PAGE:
Some time in mid 1906, O’Connor was granted four months “Home Leave” when he chanced upon and acquired two of the recently marketed, Peugeot cars. As road connectivity to Gyantse terminated in Sikkim at Jelap-La, the cars simply had to be dismantled into convenient loads, each to be slung from sturdy bamboo-poles and carried by four/eight men, in relays up to Phari Dzong. Here, the knocked down pieces were reassembled in to a functional car by O’Connor, who simply had to be the bravest of the brave to have ventured on that phenomenal project. From Phari Zong to Gyantse there was a semblance of a gravel track, over which the Peugeot was driven. Capt FM Bailey of the 32nd Sikh Pioneers who was an eye witness of the Peugeot’s arrival at Gyantse wrote, “Then on Friday the 14th November there was the unaccustomed roar of engines: O’Connor had returned with a 6.5 h.p. motor-car which he had acquired for himself, and a larger model for the Tashi Lama. These were the first motor-cars ever to enter Tibet, and the story of how O’Connor got them over the mountains was an epic of courage and ingenuity….”** The Hermit Kingdom did not have a single road or a bridge till the 1950s. So, O’Connor usually amused himself giving joy rides to his Tibetan friends, around Gyantse. On account of the rarefied atmosphere, the carburetor seldom fed the required fuel-mixture so the engine stalled often, and the car would be harnessed to four horses, and pulled home!
The age of automobiles truly dawned in Tibet in mid 1920 when Sir Charles Bell the British Political Agent for Tibet presented to the 13th Dalai Lama, a Blue colored Baby Austen…
What about the second Peugeot? Well, it was a gift for his dear friend, the Panchan Lama, at Shigatse. O’Connor had also taught him the English language and introduced him to Western music which the Lama just could not have enough of!** Their friendship unfortunately fuelled a vicious rumor of British perfidy, of encouraging the Panchan Lama to take over all territory South of the River Tsangpo and proclaim himself the King of a State larger than Nepal, Sikkim and Bhutan, put together! How I wish that were true as that would have kept the PLA at an arm’s length today, from these Himalayan States.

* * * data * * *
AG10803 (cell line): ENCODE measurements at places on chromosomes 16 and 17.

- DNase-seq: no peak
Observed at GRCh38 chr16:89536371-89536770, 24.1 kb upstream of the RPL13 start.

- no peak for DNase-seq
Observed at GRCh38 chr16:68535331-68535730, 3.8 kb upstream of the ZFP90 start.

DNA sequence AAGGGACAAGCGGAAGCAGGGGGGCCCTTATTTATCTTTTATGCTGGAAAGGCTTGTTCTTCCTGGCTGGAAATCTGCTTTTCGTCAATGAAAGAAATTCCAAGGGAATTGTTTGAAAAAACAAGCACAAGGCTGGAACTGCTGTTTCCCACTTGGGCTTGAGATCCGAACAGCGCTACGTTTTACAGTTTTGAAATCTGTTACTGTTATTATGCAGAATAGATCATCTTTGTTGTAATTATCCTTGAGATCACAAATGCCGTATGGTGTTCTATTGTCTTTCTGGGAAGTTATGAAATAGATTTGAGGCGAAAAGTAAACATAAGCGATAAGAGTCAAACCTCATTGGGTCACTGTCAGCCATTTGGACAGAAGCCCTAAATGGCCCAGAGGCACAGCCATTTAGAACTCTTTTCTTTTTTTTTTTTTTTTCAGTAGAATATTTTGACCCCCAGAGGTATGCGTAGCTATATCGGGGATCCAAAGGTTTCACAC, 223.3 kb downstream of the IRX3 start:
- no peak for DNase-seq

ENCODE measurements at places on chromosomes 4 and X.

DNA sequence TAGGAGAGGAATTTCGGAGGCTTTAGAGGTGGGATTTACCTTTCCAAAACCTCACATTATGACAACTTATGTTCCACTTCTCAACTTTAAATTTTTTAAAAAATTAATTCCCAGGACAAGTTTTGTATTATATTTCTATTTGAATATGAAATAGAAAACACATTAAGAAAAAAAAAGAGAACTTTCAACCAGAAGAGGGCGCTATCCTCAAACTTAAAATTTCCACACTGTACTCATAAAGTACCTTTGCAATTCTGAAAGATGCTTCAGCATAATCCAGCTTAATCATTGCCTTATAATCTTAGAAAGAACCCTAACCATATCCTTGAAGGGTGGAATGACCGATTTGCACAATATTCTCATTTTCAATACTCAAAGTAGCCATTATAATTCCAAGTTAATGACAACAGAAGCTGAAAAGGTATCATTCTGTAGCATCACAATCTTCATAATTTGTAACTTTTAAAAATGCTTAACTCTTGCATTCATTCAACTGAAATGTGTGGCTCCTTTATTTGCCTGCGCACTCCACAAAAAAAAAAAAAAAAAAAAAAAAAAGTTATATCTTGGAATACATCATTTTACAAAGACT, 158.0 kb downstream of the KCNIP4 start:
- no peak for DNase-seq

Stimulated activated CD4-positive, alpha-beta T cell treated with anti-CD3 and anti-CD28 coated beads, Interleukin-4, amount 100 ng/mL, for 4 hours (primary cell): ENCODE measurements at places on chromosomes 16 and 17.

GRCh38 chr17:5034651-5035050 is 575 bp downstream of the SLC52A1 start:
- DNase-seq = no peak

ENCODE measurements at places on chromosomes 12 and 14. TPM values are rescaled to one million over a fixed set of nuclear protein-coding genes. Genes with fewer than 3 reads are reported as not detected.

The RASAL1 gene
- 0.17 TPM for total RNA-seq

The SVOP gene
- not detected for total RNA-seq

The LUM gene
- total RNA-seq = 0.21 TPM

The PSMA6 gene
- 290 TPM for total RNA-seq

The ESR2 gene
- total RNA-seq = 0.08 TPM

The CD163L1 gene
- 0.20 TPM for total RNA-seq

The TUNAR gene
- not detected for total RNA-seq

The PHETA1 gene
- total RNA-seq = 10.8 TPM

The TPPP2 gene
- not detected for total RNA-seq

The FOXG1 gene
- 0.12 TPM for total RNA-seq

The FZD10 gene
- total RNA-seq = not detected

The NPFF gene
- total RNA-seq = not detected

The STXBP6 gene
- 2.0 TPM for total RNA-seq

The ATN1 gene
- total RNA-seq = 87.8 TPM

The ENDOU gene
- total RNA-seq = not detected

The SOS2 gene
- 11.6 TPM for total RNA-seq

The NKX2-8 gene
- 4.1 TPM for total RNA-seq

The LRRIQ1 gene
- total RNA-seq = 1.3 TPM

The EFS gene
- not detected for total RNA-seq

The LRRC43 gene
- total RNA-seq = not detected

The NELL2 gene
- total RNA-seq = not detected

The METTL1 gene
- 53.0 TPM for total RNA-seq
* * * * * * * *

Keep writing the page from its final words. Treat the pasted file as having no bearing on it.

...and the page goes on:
The age of automobiles truly dawned in Tibet in mid 1920 when Sir Charles Bell the British Political Agent for Tibet presented to the 13th Dalai Lama, a Blue colored Baby Austen, A-40 which carried the licence-plate TIBET 1!@ Two years on, a resident of Lhasa (named Kumphela?) would send for a similar Austen which bore the licence-plate TIBET 2. But in all fairness it must be stated that the credit for the first wheels per se over Tibetan Soil, belonged to Brigadier James Macdonald who had had light mule-carts, with wooden wheels fabricated at Siliguri, reassembled at Yatung (Chumbi Valley) and were plied as load-carriers up to Gyantse, starting March 1904.*
O’Connor retired from the Political Department after a distinguished career as Lieutenant Colonel Sir Fredrick Trevors O’Connor, C.S.I., C.I.E., C.V.O. The remains of one of his Peugeots were last seen in the back-yard of a Lahsa home, in the 1950s. The Dalai Lama’s Austen (TIBET 1) was last seen in 1958, parked under the portico of Norbulingka, the Summer Palace, at Lahasa. It is rather surprising that the Auto-Makers Peugeot and Austen should have no record of their history-making cars, the first upon The Roof of The World! Today, the Lahsa Car Rental Company boasts of 122 cars (Sedans, SUVs, Jeeps, Luxury Vans, etc) and Tibet has over 20,000 privately owned cars in addition to the lot with the PLA. Good bye to SHANGRI-LA.
*“Duel in the Snows”, by Charles Allen, 2004.
**“Beyond The Frontiers: A Biography of Colonel F M Bailey”, by Arthur Swinson, 1971.
@“Tibet; A Personal History of a Lost Land”, by Patrick French (page152 & 170) and “The Jewel In The Lotus”, by Sir B J Gould, 1957.